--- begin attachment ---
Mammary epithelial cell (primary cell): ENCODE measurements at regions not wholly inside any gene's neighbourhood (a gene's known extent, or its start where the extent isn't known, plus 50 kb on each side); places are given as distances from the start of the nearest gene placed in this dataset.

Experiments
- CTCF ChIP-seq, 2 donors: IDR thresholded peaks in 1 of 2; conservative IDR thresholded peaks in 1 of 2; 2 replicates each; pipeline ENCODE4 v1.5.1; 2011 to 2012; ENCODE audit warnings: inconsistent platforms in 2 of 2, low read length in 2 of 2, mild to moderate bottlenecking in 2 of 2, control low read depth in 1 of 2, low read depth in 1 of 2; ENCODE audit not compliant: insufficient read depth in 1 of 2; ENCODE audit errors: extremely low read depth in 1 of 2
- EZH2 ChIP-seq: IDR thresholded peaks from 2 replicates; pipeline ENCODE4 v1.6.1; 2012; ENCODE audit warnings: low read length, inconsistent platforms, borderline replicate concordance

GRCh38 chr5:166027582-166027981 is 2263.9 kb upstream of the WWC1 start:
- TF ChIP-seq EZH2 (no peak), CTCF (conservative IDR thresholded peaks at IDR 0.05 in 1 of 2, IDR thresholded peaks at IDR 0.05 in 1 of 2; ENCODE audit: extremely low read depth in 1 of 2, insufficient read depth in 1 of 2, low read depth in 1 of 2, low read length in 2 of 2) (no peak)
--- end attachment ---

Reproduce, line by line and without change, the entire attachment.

Mammary epithelial cell (primary cell): ENCODE measurements at regions not wholly inside any gene's neighbourhood (a gene's known extent, or its start where the extent isn't known, plus 50 kb on each side); places are given as distances from the start of the nearest gene placed in this dataset.

Experiments
- CTCF ChIP-seq, 2 donors: IDR thresholded peaks in 1 of 2; conservative IDR thresholded peaks in 1 of 2; 2 replicates each; pipeline ENCODE4 v1.5.1; 2011 to 2012; ENCODE audit warnings: inconsistent platforms in 2 of 2, low read length in 2 of 2, mild to moderate bottlenecking in 2 of 2, control low read depth in 1 of 2, low read depth in 1 of 2; ENCODE audit not compliant: insufficient read depth in 1 of 2; ENCODE audit errors: extremely low read depth in 1 of 2
- EZH2 ChIP-seq: IDR thresholded peaks from 2 replicates; pipeline ENCODE4 v1.6.1; 2012; ENCODE audit warnings: low read length, inconsistent platforms, borderline replicate concordance

GRCh38 chr5:166027582-166027981 is 2263.9 kb upstream of the WWC1 start:
- TF ChIP-seq EZH2 (no peak), CTCF (conservative IDR thresholded peaks at IDR 0.05 in 1 of 2, IDR thresholded peaks at IDR 0.05 in 1 of 2; ENCODE audit: extremely low read depth in 1 of 2, insufficient read depth in 1 of 2, low read depth in 1 of 2, low read length in 2 of 2) (no peak)